Arquay Harris:

And the fact that, particularly if you lead a large organization, that the way that you behave really trickles down to your org. In a crisis, blame doesn’t matter. True words. So true. So years ago, when I was a young developer, I made this really bad coding error. And it broke things. It was really terrible, and I was terrified. All right, sure. I could have written tests, but people didn’t really write the test back then, trust me. But it was a mistake and I was terrified. And my boss at the time, he said this to me. He said in a crisis, blame doesn’t matter. And now this wasn’t this sensitive, touchy-feely boss. He was a stern guy.

Arquay Harris:

And it really made quite an impression on me because it’s something that I’ve carried with me and I’ve tried to implement on my team since then. And what he really meant by this was in the moment, it is really important to fix the issue. Even accountability doesn’t matter in the moment, because you can always assess the crisis and figure out what happened later. Because the other thing is that when you have situations like this where it’s an incident or whatever, there’s generally some systemic reason for why that mistake was allowed to happen. Maybe we should have had better linting or maybe we should have had a different quality process or whatever it is.

Arquay Harris:

And that’s just always something that you can assess later. What’s really most important is that you just learn from your past mistakes, because it can be really tempting to point that finger and be like, “Who broke this? Who checked in this bad PR?” But it can be really destructive in a crisis. I’m not that funny. I love this one because I took one of my teams out for lunch a little while ago and I was sitting in a middle of the table and I noticed that every single time I started talking, people would just naturally look at me. And then I would say something not even really that funny and people would laugh. And I think, “Really, I’m not that funny.”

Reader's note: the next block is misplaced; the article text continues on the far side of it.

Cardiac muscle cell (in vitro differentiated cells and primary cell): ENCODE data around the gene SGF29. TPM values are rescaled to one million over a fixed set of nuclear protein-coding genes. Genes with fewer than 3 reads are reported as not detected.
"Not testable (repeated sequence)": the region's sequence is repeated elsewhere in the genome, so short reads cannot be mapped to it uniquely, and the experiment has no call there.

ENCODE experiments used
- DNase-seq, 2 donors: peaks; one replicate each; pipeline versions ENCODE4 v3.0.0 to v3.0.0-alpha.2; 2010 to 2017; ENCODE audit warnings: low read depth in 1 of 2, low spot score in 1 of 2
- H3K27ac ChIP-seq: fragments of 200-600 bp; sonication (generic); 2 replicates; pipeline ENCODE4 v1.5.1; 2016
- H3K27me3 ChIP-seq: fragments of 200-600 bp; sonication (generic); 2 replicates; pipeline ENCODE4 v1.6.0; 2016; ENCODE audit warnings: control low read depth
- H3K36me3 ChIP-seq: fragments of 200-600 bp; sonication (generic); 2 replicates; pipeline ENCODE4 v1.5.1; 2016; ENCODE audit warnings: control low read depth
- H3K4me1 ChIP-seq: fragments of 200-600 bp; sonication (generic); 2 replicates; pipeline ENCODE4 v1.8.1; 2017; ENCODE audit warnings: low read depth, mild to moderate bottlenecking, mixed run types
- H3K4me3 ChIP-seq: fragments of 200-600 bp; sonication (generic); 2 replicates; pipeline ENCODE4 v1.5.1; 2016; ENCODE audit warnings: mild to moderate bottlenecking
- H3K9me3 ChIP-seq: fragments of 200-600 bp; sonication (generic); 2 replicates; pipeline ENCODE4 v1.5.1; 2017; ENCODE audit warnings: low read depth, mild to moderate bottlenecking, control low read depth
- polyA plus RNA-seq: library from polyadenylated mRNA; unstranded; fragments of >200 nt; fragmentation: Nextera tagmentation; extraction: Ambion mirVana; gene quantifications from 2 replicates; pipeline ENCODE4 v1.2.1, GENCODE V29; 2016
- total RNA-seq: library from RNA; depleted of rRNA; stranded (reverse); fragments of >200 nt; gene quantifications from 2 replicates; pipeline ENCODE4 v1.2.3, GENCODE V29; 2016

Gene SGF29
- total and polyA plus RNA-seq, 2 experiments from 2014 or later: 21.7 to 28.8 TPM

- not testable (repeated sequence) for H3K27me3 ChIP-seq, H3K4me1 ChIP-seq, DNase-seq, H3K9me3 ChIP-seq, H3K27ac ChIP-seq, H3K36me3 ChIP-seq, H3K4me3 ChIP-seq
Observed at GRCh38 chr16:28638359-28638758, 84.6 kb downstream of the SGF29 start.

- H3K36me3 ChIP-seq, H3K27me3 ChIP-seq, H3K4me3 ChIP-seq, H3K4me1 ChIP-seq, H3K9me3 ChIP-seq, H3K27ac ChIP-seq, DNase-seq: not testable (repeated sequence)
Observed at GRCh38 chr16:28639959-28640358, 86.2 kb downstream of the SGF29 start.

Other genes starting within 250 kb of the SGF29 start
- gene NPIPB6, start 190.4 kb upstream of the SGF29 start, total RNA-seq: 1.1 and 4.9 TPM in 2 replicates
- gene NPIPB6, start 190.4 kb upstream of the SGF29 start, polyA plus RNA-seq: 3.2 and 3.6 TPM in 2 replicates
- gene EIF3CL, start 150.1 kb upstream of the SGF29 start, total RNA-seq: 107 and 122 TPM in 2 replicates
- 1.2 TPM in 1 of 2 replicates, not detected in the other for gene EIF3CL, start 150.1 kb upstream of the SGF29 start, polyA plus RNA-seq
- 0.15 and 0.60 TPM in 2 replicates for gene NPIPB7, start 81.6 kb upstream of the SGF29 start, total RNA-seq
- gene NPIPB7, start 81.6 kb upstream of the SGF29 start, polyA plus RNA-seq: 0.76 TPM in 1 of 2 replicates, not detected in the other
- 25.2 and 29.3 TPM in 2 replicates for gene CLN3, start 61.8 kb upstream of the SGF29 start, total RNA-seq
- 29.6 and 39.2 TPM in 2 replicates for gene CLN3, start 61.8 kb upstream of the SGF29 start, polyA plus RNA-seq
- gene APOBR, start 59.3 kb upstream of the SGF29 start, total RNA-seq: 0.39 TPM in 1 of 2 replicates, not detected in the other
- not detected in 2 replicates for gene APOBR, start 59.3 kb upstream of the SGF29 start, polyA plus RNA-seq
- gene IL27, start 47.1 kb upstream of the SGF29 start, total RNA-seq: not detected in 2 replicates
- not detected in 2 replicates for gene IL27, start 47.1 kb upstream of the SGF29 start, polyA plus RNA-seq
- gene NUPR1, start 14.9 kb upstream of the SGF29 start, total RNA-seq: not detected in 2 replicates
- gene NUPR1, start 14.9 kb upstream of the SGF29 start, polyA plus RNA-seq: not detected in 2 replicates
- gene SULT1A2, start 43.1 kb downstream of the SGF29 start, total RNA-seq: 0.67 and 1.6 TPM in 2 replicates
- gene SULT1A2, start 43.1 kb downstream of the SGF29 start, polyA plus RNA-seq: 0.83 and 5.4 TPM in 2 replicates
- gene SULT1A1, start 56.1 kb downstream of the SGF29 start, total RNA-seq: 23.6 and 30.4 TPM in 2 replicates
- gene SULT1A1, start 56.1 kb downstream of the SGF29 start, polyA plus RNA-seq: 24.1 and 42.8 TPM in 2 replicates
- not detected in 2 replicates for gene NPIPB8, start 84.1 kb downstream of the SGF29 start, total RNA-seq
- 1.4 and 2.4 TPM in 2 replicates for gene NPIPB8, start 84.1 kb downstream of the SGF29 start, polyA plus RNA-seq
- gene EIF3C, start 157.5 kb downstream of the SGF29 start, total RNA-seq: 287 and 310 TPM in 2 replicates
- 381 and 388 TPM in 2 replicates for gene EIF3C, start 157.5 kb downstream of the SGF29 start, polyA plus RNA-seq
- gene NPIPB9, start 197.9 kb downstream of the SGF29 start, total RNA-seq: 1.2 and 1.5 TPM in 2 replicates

Arquay Harris:

And that’s very clearly because the hierarchy had set in. And I think once you get to a certain level, or even if you’re just starting out, if you are in charge, you have to remember that your words have weight. If you are even a staff engineer and you’re talking to an associate, or if you’re a director and you’re talking to someone else, there is a certain level of reverence that happens. People are going to look up to you. And so there is no such thing as an offhanded comment. I tell my managers this all the time. So if I say an offhanded thing like, “Maybe we should change these 404 pages,” you are setting a thing in motion.

Arquay Harris:

People are going to strike up a committee. They’re going to start looking into whether or not, and you were just like, “I was just spit balling.” And so you have to be really clear about, “Hey, this is a directive. I’d really like you to do this,” or, “It’s just a suggestion. I’m just saying it.” So really consider that. And then never forget what it was like to be junior. I think a lot of people, especially when they first enter into management, they think, “Well, we’re all the same. I’m one of you. We’re the same. We’re on the same team.” Nope, no you’re not. And also think about when you were just starting out. I guarantee that probably the person who was senior in your leadership chain, you were a little freaked out by them.